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Artificial IntelligenceArtificial Intelligence is a lesson that provides you with the opportunity to understand what is Artificial Intelligence (IA) as well as Virtual Reality (VR) and how is it a positive development. This lesson is centred around the theme Human Ingenuity from the IB Language B curriculum which provides you with an opportunity to explore the sciences, technology and creativity. In this lesson, we will practice our listening and reading skills by learning if Artificial Intelligence (AI) and Virtual Reality (VR) can be used effectively.

Exercise 1Exercise 2Exercise 3Word ListExtension
Artificial Intelligence is changing the way we live and work. Most people only understand artificial intelligence by what they see in popular culture. What kinds of things is it used for that are mentioned in this video?

Click here to reveal the answer and read the transcript
Answers
1. Used in healthcare
2. Used in meteorology
3. Used in the military
4. Used to identify people
5. Used to play games

For better or worse many people only understand artificial intelligence as it is represented in popular culture and often those representations are inaccurate what is AI really the artificial part of AI is fairly straightforward. It refers to something human-made that doesn’t independently exist in nature. Intelligence is harder to define it could mean an exceptionally efficient capable computer or a program that can understand what makes a joke funny and then write its own jokes. It could mean a computer that can play jeopardy alongside human competitors so it’s more what AI can’t do that defines its present state of intelligence.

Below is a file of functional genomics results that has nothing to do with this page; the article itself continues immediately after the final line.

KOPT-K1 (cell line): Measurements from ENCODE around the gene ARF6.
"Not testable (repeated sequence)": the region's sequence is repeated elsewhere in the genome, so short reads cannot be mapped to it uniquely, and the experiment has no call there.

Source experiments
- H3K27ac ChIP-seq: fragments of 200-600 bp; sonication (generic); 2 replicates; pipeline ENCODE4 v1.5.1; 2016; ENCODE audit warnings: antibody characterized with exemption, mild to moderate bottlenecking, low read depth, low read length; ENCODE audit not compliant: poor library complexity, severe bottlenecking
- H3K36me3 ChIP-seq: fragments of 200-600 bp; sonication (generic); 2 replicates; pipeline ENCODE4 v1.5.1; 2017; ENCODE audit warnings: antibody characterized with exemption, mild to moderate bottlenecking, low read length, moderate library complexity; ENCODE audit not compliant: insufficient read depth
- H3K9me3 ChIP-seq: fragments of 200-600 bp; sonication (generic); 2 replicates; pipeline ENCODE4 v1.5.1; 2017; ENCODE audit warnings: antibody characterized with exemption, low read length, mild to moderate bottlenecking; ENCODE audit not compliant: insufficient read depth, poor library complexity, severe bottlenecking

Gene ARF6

How are people using AI right now? It is being used in healthcare to help detect disease in meteorology to more accurately predict the weather. In warfare to make autonomous weapon systems. AI can identify your face and photos and estimate your age, emotions or even your creditworthiness. Essentially AI perceives its environment and then uses that data to state actions that maximize its chances of achieving its goals learning and adapting as it goes.

As AI is quietly being integrated into our lives it’s useful to understand how it works and what comes next. One way to identify different types of AI is based on the way that AI functions in the world. When it’s diagnosing disease IBM’s Watson computer operates very differently from Siri or Alexa. In the AI at Facebook or other companies used for facial recognition is yet another type of AI. Narrow AI is the type of AI system that can perform a single task in real-time like playing chess. The information that it uses to do that task is limited to a specific data set like all the possible moves in the chess game. This type of AI can’t perform outside of the single task that it is designed for.

Artificial general intelligence is also known as a strong IA. This form of intelligence would be able to tackle multiple complex problems without guidance or training. Ultimately being able to think and reason as well as a human being. Beyond this milestone is something even more mind-blowing, artificial superintelligence the idea is that once AI achieves general intelligence it would have all the tools it needs to make itself smarter. This AI self-improvement could result in an exponential explosion of intelligence some called the singularity.